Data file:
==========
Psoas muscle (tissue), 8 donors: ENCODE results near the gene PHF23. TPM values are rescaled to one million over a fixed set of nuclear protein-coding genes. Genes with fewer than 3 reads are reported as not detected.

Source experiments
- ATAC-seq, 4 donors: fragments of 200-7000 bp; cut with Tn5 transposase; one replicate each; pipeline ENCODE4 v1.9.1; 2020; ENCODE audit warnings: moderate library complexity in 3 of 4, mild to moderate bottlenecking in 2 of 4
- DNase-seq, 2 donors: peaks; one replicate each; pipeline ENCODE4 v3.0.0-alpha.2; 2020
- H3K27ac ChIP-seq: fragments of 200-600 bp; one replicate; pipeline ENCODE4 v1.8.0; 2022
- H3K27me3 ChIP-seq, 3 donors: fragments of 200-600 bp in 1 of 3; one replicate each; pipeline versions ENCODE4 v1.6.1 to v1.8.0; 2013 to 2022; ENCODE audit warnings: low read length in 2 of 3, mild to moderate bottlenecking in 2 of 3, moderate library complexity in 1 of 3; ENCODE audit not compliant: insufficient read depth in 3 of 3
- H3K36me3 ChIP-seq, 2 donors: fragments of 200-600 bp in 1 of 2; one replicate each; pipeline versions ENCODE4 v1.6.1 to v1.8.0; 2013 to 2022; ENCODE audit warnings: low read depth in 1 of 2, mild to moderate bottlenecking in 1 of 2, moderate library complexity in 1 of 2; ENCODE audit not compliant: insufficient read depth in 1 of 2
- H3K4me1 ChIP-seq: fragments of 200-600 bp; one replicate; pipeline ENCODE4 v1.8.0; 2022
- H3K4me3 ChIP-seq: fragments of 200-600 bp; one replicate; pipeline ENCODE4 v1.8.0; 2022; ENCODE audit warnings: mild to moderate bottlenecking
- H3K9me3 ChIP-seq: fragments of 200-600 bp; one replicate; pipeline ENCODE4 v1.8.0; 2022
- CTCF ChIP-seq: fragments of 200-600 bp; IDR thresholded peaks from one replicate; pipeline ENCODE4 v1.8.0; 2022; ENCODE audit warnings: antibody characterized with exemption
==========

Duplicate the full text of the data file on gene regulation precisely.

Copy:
Psoas muscle (tissue), 8 donors: ENCODE results near the gene PHF23. TPM values are rescaled to one million over a fixed set of nuclear protein-coding genes. Genes with fewer than 3 reads are reported as not detected.

Source experiments
- ATAC-seq, 4 donors: fragments of 200-7000 bp; cut with Tn5 transposase; one replicate each; pipeline ENCODE4 v1.9.1; 2020; ENCODE audit warnings: moderate library complexity in 3 of 4, mild to moderate bottlenecking in 2 of 4
- DNase-seq, 2 donors: peaks; one replicate each; pipeline ENCODE4 v3.0.0-alpha.2; 2020
- H3K27ac ChIP-seq: fragments of 200-600 bp; one replicate; pipeline ENCODE4 v1.8.0; 2022
- H3K27me3 ChIP-seq, 3 donors: fragments of 200-600 bp in 1 of 3; one replicate each; pipeline versions ENCODE4 v1.6.1 to v1.8.0; 2013 to 2022; ENCODE audit warnings: low read length in 2 of 3, mild to moderate bottlenecking in 2 of 3, moderate library complexity in 1 of 3; ENCODE audit not compliant: insufficient read depth in 3 of 3
- H3K36me3 ChIP-seq, 2 donors: fragments of 200-600 bp in 1 of 2; one replicate each; pipeline versions ENCODE4 v1.6.1 to v1.8.0; 2013 to 2022; ENCODE audit warnings: low read depth in 1 of 2, mild to moderate bottlenecking in 1 of 2, moderate library complexity in 1 of 2; ENCODE audit not compliant: insufficient read depth in 1 of 2
- H3K4me1 ChIP-seq: fragments of 200-600 bp; one replicate; pipeline ENCODE4 v1.8.0; 2022
- H3K4me3 ChIP-seq: fragments of 200-600 bp; one replicate; pipeline ENCODE4 v1.8.0; 2022; ENCODE audit warnings: mild to moderate bottlenecking
- H3K9me3 ChIP-seq: fragments of 200-600 bp; one replicate; pipeline ENCODE4 v1.8.0; 2022
- CTCF ChIP-seq: fragments of 200-600 bp; IDR thresholded peaks from one replicate; pipeline ENCODE4 v1.8.0; 2022; ENCODE audit warnings: antibody characterized with exemption